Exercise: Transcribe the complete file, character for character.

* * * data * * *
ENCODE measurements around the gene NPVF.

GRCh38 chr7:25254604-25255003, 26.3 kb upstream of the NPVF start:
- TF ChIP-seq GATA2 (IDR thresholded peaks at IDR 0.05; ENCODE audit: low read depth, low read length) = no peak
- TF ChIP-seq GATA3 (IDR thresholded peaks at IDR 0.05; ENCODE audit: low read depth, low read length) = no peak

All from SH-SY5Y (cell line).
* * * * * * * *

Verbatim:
ENCODE measurements around the gene NPVF.

GRCh38 chr7:25254604-25255003, 26.3 kb upstream of the NPVF start:
- TF ChIP-seq GATA2 (IDR thresholded peaks at IDR 0.05; ENCODE audit: low read depth, low read length) = no peak
- TF ChIP-seq GATA3 (IDR thresholded peaks at IDR 0.05; ENCODE audit: low read depth, low read length) = no peak

All from SH-SY5Y (cell line).